Can antemortem interventions be justified legally under the best-interests standard? This is a more complicated question. Antemortem interventions are not necessary to further the physical wellbeing of the patient. Rather, these interventions to preserve organ quality are in the interests of the potential organ recipient. As they are not in the interests of the patient, it could be argued that the guardian cannot give consent because the intervention is beyond his or her authority. Indeed, this position is reflected in the recently released Organ donation after cardiac death: NSW guidelines.10 We believe that this view relies on a limited interpretation of best interests, and is not within the spirit of Australian guardianship legislation. In the legislation of each state, the basic principles are clearly set out. The focus is on the best-interests principle, but each of the Guardianship Acts also includes reference to the wishes of the patient (see Box). This means that, even in the absence of registration on the AODR, the family may be able to give consent to antemortem interventions if there is clear evidence that the patient wished to be an organ donor. This can be justified on the grounds that a procedure which is not harmful to the patient, and which has the potential to further the patient’s wishes, can be viewed as being in his or her best interests.

The issue of best interests was addressed by the UK House of Lords in their decision on Airedale NHS Trust v Bland,11 and the interpretation of best interests was recently cited with approval by the Administrative Decisions Tribunal of NSW.12 The House of Lords decision concerned withdrawing life-sustaining treatment from 17-year-old Anthony Bland who had post-coma unresponsiveness (known as persistent vegetative state) after being crushed in the Hillsborough soccer riots in 1989. His interests were said to include his views and personality as well as how his family perceived and remembered him.11 In particular, the Law Lords11 acknowledged that a range of considerations should be taken into account when determining best interests: “The principle of the best interests of an incompetent . . . encompasses wider considerations [than futility of treatment]”. A person is more than a biological collection of organs; they have thoughts and opinions, a personality and an interest grounded in these intangible considerations. When that person is dying, his or her physical interests diminish. The only interests left to be furthered are intangible interests, such as a wish to donate organs. In Australia, the High Court has emphasised that the “best interests approach offers no hierarchy of values” to guide decision-making processes in difficult areas, and neither does it provide a general legal principle.13 If we agree that it is in a person’s interests to have his or her wishes fulfilled, then taking all necessary measures to do so seems a logical step, especially when this may be done under the authority of the Guardianship Acts.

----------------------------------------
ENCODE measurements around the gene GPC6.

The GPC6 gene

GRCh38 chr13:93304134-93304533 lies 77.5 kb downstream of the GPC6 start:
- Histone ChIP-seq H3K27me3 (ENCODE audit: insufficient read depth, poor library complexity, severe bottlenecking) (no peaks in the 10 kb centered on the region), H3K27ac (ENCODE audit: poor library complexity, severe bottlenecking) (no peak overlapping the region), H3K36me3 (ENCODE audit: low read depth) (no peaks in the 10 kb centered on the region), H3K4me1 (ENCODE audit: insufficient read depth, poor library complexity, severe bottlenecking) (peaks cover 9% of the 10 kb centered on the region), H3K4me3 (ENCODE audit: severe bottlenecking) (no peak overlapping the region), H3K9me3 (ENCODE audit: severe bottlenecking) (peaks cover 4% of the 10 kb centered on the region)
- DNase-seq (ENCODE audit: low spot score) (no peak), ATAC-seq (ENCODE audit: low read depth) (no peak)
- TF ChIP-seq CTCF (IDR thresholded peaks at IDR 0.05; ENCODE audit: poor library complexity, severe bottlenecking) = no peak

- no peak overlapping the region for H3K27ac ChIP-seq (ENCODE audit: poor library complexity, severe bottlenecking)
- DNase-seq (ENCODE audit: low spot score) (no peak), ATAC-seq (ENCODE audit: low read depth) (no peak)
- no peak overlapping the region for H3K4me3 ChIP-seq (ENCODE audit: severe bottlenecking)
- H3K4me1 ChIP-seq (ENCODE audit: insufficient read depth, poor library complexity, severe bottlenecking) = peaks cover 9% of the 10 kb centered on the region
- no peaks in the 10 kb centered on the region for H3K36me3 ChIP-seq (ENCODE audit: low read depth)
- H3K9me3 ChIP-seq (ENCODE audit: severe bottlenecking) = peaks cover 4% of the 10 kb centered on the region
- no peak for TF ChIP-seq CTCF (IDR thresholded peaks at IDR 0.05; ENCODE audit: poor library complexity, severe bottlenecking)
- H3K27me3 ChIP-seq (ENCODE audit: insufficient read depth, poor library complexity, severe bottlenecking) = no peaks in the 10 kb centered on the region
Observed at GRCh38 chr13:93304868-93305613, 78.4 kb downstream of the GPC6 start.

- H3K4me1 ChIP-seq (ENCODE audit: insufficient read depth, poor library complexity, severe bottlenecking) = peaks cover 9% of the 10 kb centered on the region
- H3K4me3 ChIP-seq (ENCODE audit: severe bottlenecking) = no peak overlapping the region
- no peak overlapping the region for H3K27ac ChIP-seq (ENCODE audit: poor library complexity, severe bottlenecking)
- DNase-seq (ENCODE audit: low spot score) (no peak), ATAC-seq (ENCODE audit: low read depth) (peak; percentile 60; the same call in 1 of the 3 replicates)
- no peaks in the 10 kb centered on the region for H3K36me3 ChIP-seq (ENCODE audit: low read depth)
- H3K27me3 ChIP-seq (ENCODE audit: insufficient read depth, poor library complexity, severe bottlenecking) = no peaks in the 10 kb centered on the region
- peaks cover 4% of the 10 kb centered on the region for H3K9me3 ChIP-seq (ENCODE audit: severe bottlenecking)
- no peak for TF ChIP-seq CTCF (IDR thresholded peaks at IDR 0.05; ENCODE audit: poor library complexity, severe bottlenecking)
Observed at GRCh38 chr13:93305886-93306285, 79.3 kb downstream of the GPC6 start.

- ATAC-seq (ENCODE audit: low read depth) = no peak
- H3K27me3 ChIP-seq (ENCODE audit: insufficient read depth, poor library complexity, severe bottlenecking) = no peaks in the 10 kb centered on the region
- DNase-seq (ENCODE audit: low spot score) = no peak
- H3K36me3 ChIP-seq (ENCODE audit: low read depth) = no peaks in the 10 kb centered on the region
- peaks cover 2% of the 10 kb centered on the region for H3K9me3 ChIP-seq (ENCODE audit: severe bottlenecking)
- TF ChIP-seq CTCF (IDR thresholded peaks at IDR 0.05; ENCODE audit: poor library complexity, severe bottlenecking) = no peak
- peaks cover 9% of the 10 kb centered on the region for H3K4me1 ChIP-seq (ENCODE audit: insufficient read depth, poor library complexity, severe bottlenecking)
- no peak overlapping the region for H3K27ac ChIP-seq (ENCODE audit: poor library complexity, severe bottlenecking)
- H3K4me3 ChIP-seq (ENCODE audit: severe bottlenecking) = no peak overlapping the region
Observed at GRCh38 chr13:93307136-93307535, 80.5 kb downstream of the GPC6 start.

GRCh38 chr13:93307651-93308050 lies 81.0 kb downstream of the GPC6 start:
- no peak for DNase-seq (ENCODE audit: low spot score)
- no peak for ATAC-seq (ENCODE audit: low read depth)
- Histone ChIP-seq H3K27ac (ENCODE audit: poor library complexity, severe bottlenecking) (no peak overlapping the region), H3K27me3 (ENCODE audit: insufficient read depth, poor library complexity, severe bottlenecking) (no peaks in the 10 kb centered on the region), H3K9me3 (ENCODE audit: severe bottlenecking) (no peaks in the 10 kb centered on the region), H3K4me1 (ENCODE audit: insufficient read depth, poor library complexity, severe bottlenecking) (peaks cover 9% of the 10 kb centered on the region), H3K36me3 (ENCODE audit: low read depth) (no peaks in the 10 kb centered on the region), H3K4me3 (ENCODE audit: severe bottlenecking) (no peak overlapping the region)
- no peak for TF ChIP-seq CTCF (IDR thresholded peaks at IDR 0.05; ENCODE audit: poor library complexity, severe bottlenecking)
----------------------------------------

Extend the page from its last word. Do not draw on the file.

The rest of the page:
Conclusion